That's pretty good, The Crack In The Ground! I'm a geologist so I enjoy visiting rocks. I'll bet you guys cracked a few jokes while you were there, eh? So, was it all it was cracked up to be? You were smart to ride slowly, got to be careful riding in terrain like that or you'll fall and crack your head. The names of some of these things just cracks me up. I love the crackle of a roaring campfire after a long day of riding. That was a crackerjack of a report, brought back some good memories! Maybe I'll take a crack at another trip out that way soon, but it's a long haul from Virginia. Well, I'm supposed to be at work so I'd better get cracking!

OK, enough, sorry. No, I'm not a crack addict, just too much caffeine I think.

Doug
__________________
"If it doesn't blow smoke and make noise, it isn't a sport!" - radio ad for shop in Bozeman, MT
manfromthestix is offline   Reply With Quote
Old 04-04-2013, 08:11 AM   #20
MortimerSickle
Semi-Adventurer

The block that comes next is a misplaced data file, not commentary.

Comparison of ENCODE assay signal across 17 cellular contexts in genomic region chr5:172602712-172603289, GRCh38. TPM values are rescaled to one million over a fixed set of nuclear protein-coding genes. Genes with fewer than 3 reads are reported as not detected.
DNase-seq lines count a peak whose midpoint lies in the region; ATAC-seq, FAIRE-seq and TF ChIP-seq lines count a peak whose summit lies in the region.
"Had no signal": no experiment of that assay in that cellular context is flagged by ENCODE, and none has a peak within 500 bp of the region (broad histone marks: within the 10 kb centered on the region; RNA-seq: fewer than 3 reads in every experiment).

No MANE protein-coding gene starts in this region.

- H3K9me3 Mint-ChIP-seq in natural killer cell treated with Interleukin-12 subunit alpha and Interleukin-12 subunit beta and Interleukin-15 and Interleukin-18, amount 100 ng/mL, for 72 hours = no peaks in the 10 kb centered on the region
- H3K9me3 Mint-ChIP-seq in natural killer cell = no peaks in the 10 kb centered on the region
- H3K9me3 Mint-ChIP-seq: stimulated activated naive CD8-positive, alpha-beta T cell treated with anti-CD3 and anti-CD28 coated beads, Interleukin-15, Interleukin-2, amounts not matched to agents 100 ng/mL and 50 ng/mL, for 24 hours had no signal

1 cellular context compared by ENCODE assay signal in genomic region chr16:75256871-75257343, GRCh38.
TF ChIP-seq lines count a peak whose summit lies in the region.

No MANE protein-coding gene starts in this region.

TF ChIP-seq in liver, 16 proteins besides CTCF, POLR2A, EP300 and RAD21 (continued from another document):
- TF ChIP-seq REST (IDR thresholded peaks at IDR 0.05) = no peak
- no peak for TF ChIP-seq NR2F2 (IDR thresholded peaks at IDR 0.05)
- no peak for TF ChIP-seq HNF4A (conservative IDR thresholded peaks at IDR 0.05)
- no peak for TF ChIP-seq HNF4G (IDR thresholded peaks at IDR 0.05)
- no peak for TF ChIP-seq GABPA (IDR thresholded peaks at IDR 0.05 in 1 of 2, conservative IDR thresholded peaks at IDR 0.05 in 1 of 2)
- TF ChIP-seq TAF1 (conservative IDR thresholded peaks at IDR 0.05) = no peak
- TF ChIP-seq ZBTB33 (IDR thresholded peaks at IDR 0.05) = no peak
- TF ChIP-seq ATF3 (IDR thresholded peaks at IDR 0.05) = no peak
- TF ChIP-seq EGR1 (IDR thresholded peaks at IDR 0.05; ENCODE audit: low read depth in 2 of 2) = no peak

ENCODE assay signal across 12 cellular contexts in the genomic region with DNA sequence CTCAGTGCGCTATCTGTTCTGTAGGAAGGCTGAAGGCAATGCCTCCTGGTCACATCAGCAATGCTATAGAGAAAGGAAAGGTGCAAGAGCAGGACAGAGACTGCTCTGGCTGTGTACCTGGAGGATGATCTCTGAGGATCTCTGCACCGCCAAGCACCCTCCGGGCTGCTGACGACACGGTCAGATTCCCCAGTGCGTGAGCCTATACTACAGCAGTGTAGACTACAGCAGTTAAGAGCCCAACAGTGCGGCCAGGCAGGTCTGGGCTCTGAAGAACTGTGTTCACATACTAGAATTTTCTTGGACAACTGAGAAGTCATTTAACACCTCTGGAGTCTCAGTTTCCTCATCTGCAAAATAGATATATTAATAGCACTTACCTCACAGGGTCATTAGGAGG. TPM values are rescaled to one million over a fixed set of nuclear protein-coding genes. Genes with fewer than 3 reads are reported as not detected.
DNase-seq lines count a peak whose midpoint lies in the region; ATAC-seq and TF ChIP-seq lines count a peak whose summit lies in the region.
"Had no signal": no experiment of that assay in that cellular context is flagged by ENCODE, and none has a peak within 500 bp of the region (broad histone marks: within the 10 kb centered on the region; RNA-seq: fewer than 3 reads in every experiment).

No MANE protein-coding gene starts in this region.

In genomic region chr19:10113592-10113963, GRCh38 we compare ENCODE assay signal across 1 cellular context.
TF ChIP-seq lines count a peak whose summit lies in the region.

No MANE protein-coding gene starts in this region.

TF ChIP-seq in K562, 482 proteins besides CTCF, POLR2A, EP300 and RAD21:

MortimerSickle's Avatar
 
Joined: Dec 2005
Location: Rainville, Orygun, where moss is a road hazard.
Oddometer: 11,832
Quote:
Originally Posted by ORexpat View Post
...
The other four ..., went on and made it. I turned around at a flatter place in the narrow road. Carefully, but without much problem.
...
We were just afraid to turn around where you did.
__________________


I miss round headlights.

"When I was a young man, I liked to race my horse...." -
G.H.W.S. 1878-1962
MortimerSickle is online now   Reply With Quote
Old 04-04-2013, 11:13 AM   #21
LittlePosum
Scrappy Marsupial
 
LittlePosum's Avatar
 
Joined: Aug 2012
Location: Bend, Central Oregon
Oddometer: 306
There lots of desert ground to cover out here in Oregon. Great home coming ride report, welcome back! Perfect riding weather too. I love this place.
__________________
Dizzer 433
Lexi 220R
LittlePosum is offline   Reply With Quote
Old 04-04-2013, 11:41 AM   #22
ORexpat OP
Oregon Expatriate
 
ORexpat's Avatar
 
Joined: Jan 2007
Location: West of Seattle . . .
Oddometer: 2,698
Quote:
Originally Posted by XC Rider View Post
Thanks for sharing Dan; always love your ride reports & photos.

Will there be more!?
Thanks, Denis. You don't do so badly yourself!! You and any of your bikes--the KLR, the KTM, and any 250 Yamaha you pick up would love this country. And there's lots of Harley guys too!

I've still got to write up Sunday's return trip. The weather was fantastic--got to see all the Cascades--The Sisters again, Washington, Three Fingered Jack, Jefferson, Hood, St. Helens, and Adams. Rainier also close to home, but didn't take pictures in freeway traffic!